The people of different areas in Mesopotamia had come to worship gods that were similar in character and sometimes in name. The goddess Ishtar was worshiped in various cities, but with different characteristics in different cities. The Sumerian god Enlil was also worshiped among various peoples in Mesopotamia. Enlil was looked upon as the force behind hurricanes and floods, and being the creator of floods he was viewed as the god of punishment. It was to Enlil that the righteous prayed in attempts to inflict punishments on those they thought to be sinners. Another god worshiped across Mesopotamian was Ea, who, as described in the Gilgamesh epic, was a god of knowing, understanding and wisdom. Mesopotamians also believed in a sun god commonly called Shamash, who was the giver of light and life. They saw Shamash as a giver of justice and as able to see wickedness and evil in people.
Mesopotamians continued to believe that not fearing the gods was the greatest of human errors. They believed in discovering what they had done wrong in the eyes of the gods so that they could make amends. Someone suffering from an ailment might ask himself whether he had alienated a son from his father or a father from his son, or a daughter from her mother or a mother from her daughter, or a brother from brother, or a friend from a friend. He might ask whether he had offended his father or mother, sister or brother, or a god or goddess. He might ask whether he had used false scales or had erroneously moved a boundary stone. He might consider whether he had approached his neighbor’s wife, carried off his neighbor’s clothes, told lies or whether his heart had been untrue. To avoid wrongdoing, one scribe suggested charity: responding with kindness to “an evil doer,” or providing an enemy with justice, or honoring and clothing one who begs for alms.
Meanwhile, Mesopotamians living in villages and towns faced the problem of rubbish, sewage and contaminated water. Royal families and some others among the wealthy had indoor lavatories, but most people in villages and within town walls used nearby fields or orchards as their lavatory. Most towns or cities had no rubbish collection. Refuse was often merely thrown into the streets, where pigs, dogs and rats were free to scavenge. Often corpses were buried in very shallow graves. And with rains and a waterlogged ground, sewage and refuse washed into local rivers and contaminated water supplies. The result was typhus and other epidemics, which spread and lasted for years, while people saw disease as the result of sin or the work of demon-gods or someone’s witchcraft.
In addition to appealing to the gods, Mesopotamians saw remedy to illness in sprinkling cleansing water upon the sick. Coincidences led them to believe a variety of specious remedies and things to avoid. In Babylon, the sick were left in the street so that any passerby might advise them. There and other places in Mesopotamia, priests attempted to foretell the course of a disease by examining the livers of sacrificed animals.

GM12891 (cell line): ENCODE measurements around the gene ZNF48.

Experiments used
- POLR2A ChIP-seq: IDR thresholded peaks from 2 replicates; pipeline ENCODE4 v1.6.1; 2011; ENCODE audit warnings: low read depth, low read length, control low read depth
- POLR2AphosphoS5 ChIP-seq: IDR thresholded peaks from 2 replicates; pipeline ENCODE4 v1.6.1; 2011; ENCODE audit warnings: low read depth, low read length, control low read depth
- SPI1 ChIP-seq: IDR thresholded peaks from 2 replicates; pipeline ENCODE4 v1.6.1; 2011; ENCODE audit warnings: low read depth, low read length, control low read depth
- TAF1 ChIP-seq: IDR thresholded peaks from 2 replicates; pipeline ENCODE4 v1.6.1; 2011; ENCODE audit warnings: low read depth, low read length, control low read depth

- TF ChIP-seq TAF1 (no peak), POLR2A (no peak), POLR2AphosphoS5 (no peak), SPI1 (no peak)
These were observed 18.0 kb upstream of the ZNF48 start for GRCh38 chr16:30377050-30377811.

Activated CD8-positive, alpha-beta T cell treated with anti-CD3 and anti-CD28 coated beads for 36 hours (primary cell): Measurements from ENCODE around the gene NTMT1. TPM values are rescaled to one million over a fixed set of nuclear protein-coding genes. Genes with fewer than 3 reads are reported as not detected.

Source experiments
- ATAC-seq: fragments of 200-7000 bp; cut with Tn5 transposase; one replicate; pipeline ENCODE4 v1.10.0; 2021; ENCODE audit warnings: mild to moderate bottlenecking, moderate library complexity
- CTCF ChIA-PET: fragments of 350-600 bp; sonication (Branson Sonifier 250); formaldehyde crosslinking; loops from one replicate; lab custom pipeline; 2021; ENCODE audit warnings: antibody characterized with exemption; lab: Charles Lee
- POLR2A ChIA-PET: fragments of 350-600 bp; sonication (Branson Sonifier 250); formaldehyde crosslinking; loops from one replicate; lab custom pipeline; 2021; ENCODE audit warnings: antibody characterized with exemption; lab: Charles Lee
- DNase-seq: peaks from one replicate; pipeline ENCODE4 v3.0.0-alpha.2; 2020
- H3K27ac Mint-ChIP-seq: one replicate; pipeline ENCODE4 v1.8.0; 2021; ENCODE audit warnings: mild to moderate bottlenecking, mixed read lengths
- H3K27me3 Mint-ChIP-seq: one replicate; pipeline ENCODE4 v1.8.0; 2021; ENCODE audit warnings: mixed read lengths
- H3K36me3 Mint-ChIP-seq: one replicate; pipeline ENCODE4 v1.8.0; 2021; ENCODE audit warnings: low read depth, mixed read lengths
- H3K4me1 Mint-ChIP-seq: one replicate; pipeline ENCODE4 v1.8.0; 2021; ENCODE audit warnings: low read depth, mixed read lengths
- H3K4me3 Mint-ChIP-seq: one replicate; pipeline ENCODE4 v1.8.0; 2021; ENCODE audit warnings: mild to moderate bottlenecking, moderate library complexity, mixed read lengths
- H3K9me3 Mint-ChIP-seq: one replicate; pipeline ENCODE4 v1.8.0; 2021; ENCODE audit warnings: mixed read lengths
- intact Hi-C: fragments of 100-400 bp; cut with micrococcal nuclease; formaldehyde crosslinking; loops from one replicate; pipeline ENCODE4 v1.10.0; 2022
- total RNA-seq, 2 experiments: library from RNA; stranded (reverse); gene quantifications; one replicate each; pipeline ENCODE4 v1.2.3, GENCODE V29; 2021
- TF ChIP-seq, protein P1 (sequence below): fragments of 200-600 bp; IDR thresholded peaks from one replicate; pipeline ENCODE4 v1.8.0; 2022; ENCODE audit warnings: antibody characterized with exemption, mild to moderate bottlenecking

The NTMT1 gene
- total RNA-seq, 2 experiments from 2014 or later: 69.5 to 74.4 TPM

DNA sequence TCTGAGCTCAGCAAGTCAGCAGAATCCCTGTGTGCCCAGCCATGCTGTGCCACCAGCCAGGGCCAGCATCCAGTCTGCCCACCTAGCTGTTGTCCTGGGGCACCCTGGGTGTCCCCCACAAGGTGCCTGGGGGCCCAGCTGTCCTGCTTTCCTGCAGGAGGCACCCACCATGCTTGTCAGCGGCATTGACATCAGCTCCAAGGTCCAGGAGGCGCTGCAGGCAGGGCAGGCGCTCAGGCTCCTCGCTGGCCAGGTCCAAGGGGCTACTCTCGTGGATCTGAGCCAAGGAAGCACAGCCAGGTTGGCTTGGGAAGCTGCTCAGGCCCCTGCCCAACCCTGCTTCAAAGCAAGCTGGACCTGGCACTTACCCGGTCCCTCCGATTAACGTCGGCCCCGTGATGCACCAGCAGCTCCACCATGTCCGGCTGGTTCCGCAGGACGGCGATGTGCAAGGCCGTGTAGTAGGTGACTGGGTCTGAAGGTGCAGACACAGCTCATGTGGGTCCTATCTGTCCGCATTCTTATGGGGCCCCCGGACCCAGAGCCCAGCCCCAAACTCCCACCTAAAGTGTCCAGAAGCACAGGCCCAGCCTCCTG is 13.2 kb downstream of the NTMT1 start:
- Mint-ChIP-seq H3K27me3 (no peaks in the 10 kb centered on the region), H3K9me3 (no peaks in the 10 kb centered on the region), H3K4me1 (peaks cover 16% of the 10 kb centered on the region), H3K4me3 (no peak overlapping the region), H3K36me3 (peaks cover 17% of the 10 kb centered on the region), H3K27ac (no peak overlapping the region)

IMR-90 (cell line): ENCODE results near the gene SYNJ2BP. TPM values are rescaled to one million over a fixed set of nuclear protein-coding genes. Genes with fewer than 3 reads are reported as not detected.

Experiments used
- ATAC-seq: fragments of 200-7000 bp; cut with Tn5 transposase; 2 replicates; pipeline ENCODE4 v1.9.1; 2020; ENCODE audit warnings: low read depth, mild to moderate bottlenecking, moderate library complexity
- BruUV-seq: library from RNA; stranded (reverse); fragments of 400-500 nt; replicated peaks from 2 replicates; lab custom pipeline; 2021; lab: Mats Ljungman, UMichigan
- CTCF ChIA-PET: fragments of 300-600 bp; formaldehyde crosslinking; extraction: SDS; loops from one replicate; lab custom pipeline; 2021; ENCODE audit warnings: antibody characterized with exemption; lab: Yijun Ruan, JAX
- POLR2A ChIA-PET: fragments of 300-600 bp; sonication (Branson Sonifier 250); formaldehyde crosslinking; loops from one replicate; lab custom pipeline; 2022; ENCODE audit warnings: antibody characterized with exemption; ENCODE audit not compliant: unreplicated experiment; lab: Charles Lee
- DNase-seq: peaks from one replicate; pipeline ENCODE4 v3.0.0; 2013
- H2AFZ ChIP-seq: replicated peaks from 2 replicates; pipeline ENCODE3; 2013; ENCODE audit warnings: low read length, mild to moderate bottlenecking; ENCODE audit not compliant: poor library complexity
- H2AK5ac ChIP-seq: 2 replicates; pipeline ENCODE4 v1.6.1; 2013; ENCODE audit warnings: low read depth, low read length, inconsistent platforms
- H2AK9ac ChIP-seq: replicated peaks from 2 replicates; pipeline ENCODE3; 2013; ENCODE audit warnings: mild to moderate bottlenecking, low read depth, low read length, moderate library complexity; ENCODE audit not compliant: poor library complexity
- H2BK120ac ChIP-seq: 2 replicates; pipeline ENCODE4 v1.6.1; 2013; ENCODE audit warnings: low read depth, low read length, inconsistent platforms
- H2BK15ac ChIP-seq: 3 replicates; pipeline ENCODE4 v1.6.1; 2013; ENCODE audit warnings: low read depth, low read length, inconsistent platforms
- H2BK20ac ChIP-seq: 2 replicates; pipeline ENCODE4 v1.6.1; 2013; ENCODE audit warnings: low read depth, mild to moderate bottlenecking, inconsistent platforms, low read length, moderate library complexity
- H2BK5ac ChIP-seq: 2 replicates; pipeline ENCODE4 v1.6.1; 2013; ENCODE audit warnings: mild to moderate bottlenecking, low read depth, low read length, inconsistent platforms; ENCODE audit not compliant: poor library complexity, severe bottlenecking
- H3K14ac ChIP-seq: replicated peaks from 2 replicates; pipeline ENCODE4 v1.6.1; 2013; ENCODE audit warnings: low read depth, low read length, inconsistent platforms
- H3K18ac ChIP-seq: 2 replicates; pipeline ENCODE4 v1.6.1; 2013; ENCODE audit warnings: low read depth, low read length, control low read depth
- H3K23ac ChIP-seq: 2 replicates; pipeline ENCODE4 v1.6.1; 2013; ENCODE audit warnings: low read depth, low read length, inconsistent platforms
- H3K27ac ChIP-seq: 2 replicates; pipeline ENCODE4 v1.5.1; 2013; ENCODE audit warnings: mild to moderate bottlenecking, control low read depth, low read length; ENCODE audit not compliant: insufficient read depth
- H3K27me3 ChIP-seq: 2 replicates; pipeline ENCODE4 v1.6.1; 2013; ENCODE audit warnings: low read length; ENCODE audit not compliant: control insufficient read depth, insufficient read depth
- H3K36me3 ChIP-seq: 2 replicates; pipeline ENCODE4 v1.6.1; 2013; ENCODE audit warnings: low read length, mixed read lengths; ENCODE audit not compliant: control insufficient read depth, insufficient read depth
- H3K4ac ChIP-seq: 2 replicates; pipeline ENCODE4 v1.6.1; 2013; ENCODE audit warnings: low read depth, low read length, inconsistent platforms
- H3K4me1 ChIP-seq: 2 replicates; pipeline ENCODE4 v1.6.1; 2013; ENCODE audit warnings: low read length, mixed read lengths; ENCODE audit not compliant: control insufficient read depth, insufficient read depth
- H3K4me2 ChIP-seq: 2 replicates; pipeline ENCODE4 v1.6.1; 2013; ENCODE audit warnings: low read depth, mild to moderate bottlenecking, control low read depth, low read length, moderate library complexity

The Achaemenids were the ruling dynasty of Cyrus the Great and his family over the Persian empire, from 550-330 BC, when it was conquered by Alexander the Great. Cyrus’s empire included Libya, Ethiopia, Thrace, Macedonia, Afghanistan, and the Punjab and everything in between. Continue reading Archaeology Achaemenid Dynasty
Based on a terracotta relief from Sumer, circa 1950 B.C. Continue reading Ancient Sumer Woman
In the mid-1700s a literate people with a Semitic language moved through Canaan, took control of some cities there, and then conquered northern Egypt. It is not known who they were, except that the Egyptians called them Hyksos (hyk khwsht), which identifies them only as foreigners. Like the Kassites, the Hyksos had horses, and they had lightweight chariots. They introduced Egyptians to the wheel and to new weapons of war. They introduced the Egyptians to new musical instruments, new techniques in making bronze and pottery, new animals, new kinds of crops, and new gods. Continue reading Hyksos, Hittite and Hurrian Conquests
A long period of darkness separates the Middle and Neo-Elamite periods. In 742 BC a certain Huban-nugash is mentioned as king in Elam. The land appears to have been divided into separate principalities, with the central power fairly weak. The next 100 years witnessed the constant attempts of the Elamites to interfere in Mesopotamian affairs, usually in alliance with Babylon, against the constant pressure of Neo-Assyrian expansion. At times they were successful with this policy, both militarily and diplomatically, but on the whole they were forced to give way to increasing Assyrian power. Local Elamite dynastic troubles were from time to time compounded by both Assyrian and Babylonian interference. Meanwhile, the Assyrian army whittled away at Elamite power and influence in Luristan. In time these internal and external pressures resulted in the near total collapse of any meaningful central authority in Elam. In a series of campaigns between 692 and 639 BC, in an effort to clean up a political and diplomatic mess that had become a chronic headache for the Assyrians, Ashurbanipal’s armies utterly destroyed Susa, pulling down buildings, looting, and sowing the land of Elam with salt.